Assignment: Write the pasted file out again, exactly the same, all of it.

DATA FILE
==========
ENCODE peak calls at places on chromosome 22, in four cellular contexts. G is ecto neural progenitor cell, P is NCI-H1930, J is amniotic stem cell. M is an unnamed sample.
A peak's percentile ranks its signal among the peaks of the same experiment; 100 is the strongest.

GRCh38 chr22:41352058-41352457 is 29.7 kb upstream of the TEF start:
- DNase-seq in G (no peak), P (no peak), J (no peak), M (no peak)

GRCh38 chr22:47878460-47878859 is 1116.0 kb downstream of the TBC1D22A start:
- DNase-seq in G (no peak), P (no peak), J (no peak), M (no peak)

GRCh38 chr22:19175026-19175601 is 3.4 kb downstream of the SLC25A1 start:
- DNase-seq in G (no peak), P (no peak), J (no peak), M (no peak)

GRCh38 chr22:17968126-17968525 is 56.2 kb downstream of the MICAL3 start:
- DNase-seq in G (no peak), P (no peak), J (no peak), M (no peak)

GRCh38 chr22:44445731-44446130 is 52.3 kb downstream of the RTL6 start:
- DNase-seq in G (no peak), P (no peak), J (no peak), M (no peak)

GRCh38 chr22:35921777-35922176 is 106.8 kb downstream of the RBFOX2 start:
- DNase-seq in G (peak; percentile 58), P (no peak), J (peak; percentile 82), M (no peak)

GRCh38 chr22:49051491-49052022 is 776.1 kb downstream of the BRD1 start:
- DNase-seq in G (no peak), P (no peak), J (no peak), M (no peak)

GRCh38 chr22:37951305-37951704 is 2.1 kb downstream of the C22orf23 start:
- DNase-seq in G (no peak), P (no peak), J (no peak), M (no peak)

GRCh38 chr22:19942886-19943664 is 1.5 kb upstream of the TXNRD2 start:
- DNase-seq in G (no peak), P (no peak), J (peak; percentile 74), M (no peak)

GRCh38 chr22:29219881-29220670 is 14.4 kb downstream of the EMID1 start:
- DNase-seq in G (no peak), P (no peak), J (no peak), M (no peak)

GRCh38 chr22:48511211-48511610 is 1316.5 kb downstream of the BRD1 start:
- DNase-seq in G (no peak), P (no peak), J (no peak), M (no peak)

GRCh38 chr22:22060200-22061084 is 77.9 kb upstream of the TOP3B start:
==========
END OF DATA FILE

ENCODE peak calls at places on chromosome 22, in four cellular contexts. G is ecto neural progenitor cell, P is NCI-H1930, J is amniotic stem cell. M is an unnamed sample.
A peak's percentile ranks its signal among the peaks of the same experiment; 100 is the strongest.

GRCh38 chr22:41352058-41352457 is 29.7 kb upstream of the TEF start:
- DNase-seq in G (no peak), P (no peak), J (no peak), M (no peak)

GRCh38 chr22:47878460-47878859 is 1116.0 kb downstream of the TBC1D22A start:
- DNase-seq in G (no peak), P (no peak), J (no peak), M (no peak)

GRCh38 chr22:19175026-19175601 is 3.4 kb downstream of the SLC25A1 start:
- DNase-seq in G (no peak), P (no peak), J (no peak), M (no peak)

GRCh38 chr22:17968126-17968525 is 56.2 kb downstream of the MICAL3 start:
- DNase-seq in G (no peak), P (no peak), J (no peak), M (no peak)

GRCh38 chr22:44445731-44446130 is 52.3 kb downstream of the RTL6 start:
- DNase-seq in G (no peak), P (no peak), J (no peak), M (no peak)

GRCh38 chr22:35921777-35922176 is 106.8 kb downstream of the RBFOX2 start:
- DNase-seq in G (peak; percentile 58), P (no peak), J (peak; percentile 82), M (no peak)

GRCh38 chr22:49051491-49052022 is 776.1 kb downstream of the BRD1 start:
- DNase-seq in G (no peak), P (no peak), J (no peak), M (no peak)

GRCh38 chr22:37951305-37951704 is 2.1 kb downstream of the C22orf23 start:
- DNase-seq in G (no peak), P (no peak), J (no peak), M (no peak)

GRCh38 chr22:19942886-19943664 is 1.5 kb upstream of the TXNRD2 start:
- DNase-seq in G (no peak), P (no peak), J (peak; percentile 74), M (no peak)

GRCh38 chr22:29219881-29220670 is 14.4 kb downstream of the EMID1 start:
- DNase-seq in G (no peak), P (no peak), J (no peak), M (no peak)

GRCh38 chr22:48511211-48511610 is 1316.5 kb downstream of the BRD1 start:
- DNase-seq in G (no peak), P (no peak), J (no peak), M (no peak)

GRCh38 chr22:22060200-22061084 is 77.9 kb upstream of the TOP3B start: